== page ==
Recent productions include Tyshawn Sorey’s Monochromatic Light (Afterlife) for the Park Avenue Armory (New York), Heinrich Schütz’s Musikalische Exequien with the Los Angeles Master Chorale, a revival of Tristan und Isolde at the Opera de Paris, and a staging of Sorey’s Perle Noire: Meditations for Josephine at the Dutch National Opera. Upcoming in 2023/24 are new productions of Marc-Antoine Charpentier’s Medee in Berlin and Vincenzo Bellini’s Beatrice di Tenda in Paris.
Sellars has led several major arts festivals, including the 1990 and 1993 Los Angeles Festivals and the 2002 Adelaide Arts Festival. In 2006 he was artistic director of New Crowned Hope, a festival in Vienna for which he invited emerging and established artists from diverse cultural backgrounds to create new work in the fields of music, theater, dance, film, the visual arts, and architecture for the celebration of Mozart’s 250th birthday. He served as the music director of the 2016 Ojai Music Festival.
Sellars is a distinguished professor in the Department of World Arts and Cultures at UCLA and the founding director of the Boethius Institute at UCLA. He is the recipient of a MacArthur Fellowship, Erasmus Prize for contributions to European culture, the Gish Prize, and the Polar Music Prize, and he is a member of the American Academy of Arts and Sciences.
Orville Schell is the Arthur Ross Director of the Center on US-China Relations and vice resident at the Asia Society and a former professor and dean at UC Berkeley’s Graduate School of Journalism.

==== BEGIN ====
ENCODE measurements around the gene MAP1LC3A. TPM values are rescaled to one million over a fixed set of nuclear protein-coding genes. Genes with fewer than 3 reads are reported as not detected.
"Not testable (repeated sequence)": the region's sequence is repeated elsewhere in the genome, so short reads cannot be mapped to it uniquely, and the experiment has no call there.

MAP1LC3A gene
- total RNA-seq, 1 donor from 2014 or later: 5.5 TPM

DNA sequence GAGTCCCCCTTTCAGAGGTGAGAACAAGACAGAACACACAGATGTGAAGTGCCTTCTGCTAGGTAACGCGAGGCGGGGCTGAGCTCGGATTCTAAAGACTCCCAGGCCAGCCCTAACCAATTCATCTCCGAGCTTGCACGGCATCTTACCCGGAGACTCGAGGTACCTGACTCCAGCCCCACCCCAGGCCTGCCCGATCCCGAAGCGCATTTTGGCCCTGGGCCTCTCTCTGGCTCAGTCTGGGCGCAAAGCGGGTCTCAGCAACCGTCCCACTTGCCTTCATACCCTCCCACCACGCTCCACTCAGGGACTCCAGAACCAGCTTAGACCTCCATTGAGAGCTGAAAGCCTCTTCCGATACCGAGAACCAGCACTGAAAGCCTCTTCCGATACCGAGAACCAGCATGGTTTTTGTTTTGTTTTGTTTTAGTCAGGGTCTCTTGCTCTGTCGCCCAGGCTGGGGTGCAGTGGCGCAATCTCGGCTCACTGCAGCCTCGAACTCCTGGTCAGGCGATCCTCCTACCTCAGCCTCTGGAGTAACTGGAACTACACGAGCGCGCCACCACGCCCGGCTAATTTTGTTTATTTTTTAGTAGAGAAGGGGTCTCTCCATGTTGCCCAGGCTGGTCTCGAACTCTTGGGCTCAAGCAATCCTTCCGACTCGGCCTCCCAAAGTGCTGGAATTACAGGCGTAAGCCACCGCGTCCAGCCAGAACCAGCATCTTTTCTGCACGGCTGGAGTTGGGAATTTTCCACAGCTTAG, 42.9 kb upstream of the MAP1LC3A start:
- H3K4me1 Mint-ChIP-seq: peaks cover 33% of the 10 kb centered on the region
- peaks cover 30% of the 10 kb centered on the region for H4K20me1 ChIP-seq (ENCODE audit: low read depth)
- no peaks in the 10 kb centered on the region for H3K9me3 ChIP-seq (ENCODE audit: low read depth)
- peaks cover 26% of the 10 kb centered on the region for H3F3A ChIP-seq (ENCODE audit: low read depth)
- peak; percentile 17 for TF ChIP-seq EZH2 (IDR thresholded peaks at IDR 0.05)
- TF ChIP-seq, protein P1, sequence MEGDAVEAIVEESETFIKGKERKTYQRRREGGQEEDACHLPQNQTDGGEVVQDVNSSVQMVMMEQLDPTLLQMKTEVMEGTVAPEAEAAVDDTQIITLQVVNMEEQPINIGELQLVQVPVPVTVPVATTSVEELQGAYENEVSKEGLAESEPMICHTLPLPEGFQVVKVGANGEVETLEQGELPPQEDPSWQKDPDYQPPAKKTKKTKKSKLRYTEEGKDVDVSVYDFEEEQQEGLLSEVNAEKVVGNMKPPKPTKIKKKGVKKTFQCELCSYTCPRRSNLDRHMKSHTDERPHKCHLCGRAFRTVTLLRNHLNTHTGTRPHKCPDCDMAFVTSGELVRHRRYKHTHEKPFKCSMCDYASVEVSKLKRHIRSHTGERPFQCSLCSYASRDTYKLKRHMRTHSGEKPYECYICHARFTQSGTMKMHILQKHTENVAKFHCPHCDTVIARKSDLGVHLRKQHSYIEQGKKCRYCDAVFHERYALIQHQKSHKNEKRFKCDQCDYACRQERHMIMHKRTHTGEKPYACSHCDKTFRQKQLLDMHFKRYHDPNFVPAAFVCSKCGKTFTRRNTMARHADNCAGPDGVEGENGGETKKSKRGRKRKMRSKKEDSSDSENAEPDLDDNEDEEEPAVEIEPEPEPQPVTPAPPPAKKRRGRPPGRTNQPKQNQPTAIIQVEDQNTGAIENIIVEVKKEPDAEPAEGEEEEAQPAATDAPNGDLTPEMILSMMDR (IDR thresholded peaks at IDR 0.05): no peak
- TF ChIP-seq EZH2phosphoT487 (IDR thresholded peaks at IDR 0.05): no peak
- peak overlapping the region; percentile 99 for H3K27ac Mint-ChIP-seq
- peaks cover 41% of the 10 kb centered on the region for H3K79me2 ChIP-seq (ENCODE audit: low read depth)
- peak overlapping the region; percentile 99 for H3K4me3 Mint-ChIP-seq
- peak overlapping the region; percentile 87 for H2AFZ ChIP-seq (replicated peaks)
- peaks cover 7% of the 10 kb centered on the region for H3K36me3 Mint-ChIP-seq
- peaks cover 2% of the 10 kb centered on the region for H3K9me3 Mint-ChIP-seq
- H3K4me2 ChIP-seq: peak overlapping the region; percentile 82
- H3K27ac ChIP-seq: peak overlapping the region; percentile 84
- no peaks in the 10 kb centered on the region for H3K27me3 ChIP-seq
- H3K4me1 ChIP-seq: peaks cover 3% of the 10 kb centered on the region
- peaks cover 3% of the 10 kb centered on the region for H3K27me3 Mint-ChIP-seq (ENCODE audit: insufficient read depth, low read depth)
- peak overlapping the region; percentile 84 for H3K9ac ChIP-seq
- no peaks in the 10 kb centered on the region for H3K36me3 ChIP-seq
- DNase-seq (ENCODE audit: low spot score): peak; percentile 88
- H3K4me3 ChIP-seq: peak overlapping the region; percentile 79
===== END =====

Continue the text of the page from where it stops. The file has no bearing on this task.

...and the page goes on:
Born in New York City, Schell graduated magna cum laude from Harvard University with a major in Far Eastern history, studied Chinese language at Stanford University, studied as an exchange student at National Taiwan University, and earned his PhD (ABD) at UC Berkeley in Chinese history.
Schell has worked for the Ford Foundation in Indonesia, covered the war in Indochina as a journalist, and traveled widely in China since the mid-1970s. He is the author of numerous books. His most recent work is My Old Home: A Novel of Exile, published in 2021. Prior to that, he coauthored Wealth and Power: China’s Long March to the 21st Century with John Delury, and he published Mandate of Heaven: The Legacy of Tiananmen Square and the Next Generation of China’s Leaders, Virtual Tibet: Searching for Shangri-la from the Himalayas to Hollywood, Discos and Democracy: China in the Throes of Reform, Watch Out for the Foreign Guests: China Encounters the West, To Get Rich Is Glorious: China in the 80s, and the four-volume The China Reader.
Schell has been awarded a Guggenheim Foundation Fellowship and a Smith Richardson Foundation grant, and he is the recipient of an Overseas Press Club Award, a Menken Award, and a Harvard-Stanford Shorenstein Prize in Asian Journalism. He currently serves as a fellow at the Weatherhead East Asian Institute at Columbia University and a senior fellow at the Annenberg School of Communications at USC. He also cochairs the Task Force on US -China Policy with Susan Shirk from UCSD.
Copresented by Cal Performances, BAMPFA, and the Townsend Center for the Humanities.